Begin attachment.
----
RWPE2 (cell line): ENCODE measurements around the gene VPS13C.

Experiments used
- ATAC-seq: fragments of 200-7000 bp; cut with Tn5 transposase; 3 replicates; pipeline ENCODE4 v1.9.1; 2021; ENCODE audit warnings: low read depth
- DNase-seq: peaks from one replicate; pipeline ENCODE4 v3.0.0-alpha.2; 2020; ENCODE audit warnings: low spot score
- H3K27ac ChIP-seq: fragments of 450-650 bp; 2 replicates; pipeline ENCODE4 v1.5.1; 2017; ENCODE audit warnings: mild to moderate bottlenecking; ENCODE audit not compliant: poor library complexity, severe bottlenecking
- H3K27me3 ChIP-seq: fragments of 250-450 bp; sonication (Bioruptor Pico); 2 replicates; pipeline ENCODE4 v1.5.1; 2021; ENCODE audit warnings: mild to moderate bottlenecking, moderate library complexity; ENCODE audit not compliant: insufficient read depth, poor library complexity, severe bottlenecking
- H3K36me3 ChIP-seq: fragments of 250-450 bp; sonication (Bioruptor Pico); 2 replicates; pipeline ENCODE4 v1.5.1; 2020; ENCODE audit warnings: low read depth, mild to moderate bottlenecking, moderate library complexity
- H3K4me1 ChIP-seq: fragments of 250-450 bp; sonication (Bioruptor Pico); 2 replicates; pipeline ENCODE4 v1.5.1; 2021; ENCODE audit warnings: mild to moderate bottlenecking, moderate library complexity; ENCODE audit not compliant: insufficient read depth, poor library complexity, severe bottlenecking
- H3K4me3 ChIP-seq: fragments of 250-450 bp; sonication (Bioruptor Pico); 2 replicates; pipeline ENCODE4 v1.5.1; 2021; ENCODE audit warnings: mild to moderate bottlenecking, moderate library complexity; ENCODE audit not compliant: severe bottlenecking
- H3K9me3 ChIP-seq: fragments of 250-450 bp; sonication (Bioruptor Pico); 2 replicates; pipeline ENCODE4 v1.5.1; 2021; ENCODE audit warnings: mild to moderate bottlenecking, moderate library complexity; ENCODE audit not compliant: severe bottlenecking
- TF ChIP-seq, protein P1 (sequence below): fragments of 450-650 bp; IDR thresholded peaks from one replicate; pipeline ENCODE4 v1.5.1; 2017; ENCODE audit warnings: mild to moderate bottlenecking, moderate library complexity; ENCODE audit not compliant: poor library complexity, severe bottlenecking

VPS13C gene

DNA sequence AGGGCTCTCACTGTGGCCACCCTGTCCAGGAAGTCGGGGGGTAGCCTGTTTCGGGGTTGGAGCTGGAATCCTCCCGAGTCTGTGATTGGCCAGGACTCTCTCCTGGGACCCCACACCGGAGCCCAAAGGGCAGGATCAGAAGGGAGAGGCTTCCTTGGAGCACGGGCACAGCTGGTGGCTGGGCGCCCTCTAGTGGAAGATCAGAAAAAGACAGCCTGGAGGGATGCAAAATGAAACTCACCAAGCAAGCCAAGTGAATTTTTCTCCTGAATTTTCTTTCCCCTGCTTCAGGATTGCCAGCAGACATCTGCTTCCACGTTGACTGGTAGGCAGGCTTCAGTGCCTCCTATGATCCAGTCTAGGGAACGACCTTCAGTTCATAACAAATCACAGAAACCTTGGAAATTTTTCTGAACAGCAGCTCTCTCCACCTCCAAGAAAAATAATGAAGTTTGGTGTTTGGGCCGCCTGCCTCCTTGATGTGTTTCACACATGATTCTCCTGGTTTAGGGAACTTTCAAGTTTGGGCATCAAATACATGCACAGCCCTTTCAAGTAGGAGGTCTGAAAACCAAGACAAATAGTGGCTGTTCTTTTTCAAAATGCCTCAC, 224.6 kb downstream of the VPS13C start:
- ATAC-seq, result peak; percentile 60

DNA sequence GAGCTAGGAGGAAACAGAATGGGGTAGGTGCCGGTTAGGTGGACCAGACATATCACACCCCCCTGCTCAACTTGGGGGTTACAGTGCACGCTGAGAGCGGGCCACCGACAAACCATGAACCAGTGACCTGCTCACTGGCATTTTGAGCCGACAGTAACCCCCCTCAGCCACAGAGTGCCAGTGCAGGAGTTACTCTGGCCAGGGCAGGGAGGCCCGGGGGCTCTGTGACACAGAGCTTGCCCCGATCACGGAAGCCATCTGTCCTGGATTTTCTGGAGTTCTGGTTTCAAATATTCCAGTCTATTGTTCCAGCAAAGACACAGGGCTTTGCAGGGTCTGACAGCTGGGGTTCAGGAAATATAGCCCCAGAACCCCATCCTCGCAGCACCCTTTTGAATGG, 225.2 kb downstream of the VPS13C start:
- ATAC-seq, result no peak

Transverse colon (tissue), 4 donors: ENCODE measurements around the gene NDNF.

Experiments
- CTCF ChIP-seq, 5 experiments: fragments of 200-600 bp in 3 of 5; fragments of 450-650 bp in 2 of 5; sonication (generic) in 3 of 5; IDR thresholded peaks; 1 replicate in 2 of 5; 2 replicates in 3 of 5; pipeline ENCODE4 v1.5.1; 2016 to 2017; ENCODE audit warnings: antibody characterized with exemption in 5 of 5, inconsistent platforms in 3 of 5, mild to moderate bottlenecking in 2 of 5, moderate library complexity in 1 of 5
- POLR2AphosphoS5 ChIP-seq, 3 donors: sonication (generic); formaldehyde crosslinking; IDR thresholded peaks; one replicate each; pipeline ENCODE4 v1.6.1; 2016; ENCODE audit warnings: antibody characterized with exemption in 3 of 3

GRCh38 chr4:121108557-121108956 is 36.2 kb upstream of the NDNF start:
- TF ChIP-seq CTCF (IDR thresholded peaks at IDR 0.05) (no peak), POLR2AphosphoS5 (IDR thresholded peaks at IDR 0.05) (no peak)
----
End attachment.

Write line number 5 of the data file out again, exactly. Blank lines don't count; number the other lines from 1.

- H3K27ac ChIP-seq: fragments of 450-650 bp; 2 replicates; pipeline ENCODE4 v1.5.1; 2017; ENCODE audit warnings: mild to moderate bottlenecking; ENCODE audit not compliant: poor library complexity, severe bottlenecking